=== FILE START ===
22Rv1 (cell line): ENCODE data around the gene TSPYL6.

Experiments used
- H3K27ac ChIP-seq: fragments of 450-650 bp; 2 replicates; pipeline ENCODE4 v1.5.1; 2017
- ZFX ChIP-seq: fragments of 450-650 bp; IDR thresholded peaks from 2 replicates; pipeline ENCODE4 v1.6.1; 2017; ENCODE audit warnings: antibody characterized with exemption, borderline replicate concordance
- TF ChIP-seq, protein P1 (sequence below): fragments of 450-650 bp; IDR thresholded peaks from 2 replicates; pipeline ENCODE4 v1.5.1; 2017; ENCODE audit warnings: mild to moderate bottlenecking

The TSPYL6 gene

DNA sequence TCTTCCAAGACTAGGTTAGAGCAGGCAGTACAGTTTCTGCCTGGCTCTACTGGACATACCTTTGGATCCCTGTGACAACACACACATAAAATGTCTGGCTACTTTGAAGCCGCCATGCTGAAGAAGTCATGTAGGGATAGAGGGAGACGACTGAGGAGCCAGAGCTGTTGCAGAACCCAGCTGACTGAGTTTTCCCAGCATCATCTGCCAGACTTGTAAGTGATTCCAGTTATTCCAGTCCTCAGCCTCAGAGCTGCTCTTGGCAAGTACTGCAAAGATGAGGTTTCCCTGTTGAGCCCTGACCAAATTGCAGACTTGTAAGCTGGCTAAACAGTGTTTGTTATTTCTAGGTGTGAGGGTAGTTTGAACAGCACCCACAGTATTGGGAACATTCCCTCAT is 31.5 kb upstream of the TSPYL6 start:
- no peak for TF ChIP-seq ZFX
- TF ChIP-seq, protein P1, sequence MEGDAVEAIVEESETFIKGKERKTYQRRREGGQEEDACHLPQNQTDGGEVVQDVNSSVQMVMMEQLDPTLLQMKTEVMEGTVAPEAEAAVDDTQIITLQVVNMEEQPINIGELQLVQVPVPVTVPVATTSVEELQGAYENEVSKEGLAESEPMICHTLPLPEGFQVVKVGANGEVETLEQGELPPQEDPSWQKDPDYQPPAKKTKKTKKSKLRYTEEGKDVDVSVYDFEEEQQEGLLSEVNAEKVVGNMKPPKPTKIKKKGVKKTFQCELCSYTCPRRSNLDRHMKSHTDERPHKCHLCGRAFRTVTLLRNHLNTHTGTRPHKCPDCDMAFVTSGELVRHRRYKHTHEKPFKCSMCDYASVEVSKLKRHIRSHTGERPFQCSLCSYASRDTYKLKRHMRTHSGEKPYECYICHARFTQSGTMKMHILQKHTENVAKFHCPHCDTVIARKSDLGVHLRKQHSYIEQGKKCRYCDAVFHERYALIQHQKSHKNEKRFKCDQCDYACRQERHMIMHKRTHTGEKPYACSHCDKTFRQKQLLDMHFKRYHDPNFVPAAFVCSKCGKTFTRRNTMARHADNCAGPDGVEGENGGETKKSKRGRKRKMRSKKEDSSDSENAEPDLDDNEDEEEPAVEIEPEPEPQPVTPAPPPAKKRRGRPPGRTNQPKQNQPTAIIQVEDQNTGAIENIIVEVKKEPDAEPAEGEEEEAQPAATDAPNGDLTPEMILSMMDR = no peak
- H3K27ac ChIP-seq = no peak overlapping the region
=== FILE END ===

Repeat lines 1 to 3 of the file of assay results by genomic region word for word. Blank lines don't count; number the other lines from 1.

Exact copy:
22Rv1 (cell line): ENCODE data around the gene TSPYL6.

Experiments used
- H3K27ac ChIP-seq: fragments of 450-650 bp; 2 replicates; pipeline ENCODE4 v1.5.1; 2017